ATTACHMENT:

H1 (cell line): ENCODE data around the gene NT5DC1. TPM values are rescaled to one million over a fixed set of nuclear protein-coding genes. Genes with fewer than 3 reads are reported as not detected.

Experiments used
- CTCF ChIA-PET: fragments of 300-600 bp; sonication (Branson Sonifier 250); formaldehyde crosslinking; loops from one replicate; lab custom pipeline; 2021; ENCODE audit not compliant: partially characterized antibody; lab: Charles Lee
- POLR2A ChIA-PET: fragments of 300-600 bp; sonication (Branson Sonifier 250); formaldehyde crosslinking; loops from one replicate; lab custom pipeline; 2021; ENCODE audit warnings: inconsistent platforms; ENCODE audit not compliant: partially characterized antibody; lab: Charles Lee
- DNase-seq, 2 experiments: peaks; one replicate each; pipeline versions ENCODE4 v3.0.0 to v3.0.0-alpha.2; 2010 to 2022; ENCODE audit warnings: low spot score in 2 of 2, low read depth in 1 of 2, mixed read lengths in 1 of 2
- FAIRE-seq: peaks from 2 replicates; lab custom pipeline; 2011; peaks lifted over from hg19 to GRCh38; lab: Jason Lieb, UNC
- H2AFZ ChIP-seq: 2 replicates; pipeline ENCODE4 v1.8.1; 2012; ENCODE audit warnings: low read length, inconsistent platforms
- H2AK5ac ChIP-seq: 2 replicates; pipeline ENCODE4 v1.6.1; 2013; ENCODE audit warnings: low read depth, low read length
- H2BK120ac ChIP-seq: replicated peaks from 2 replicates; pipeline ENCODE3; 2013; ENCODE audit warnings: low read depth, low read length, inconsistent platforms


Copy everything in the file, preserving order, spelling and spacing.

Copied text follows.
H1 (cell line): ENCODE data around the gene NT5DC1. TPM values are rescaled to one million over a fixed set of nuclear protein-coding genes. Genes with fewer than 3 reads are reported as not detected.

Experiments used
- CTCF ChIA-PET: fragments of 300-600 bp; sonication (Branson Sonifier 250); formaldehyde crosslinking; loops from one replicate; lab custom pipeline; 2021; ENCODE audit not compliant: partially characterized antibody; lab: Charles Lee
- POLR2A ChIA-PET: fragments of 300-600 bp; sonication (Branson Sonifier 250); formaldehyde crosslinking; loops from one replicate; lab custom pipeline; 2021; ENCODE audit warnings: inconsistent platforms; ENCODE audit not compliant: partially characterized antibody; lab: Charles Lee
- DNase-seq, 2 experiments: peaks; one replicate each; pipeline versions ENCODE4 v3.0.0 to v3.0.0-alpha.2; 2010 to 2022; ENCODE audit warnings: low spot score in 2 of 2, low read depth in 1 of 2, mixed read lengths in 1 of 2
- FAIRE-seq: peaks from 2 replicates; lab custom pipeline; 2011; peaks lifted over from hg19 to GRCh38; lab: Jason Lieb, UNC
- H2AFZ ChIP-seq: 2 replicates; pipeline ENCODE4 v1.8.1; 2012; ENCODE audit warnings: low read length, inconsistent platforms
- H2AK5ac ChIP-seq: 2 replicates; pipeline ENCODE4 v1.6.1; 2013; ENCODE audit warnings: low read depth, low read length
- H2BK120ac ChIP-seq: replicated peaks from 2 replicates; pipeline ENCODE3; 2013; ENCODE audit warnings: low read depth, low read length, inconsistent platforms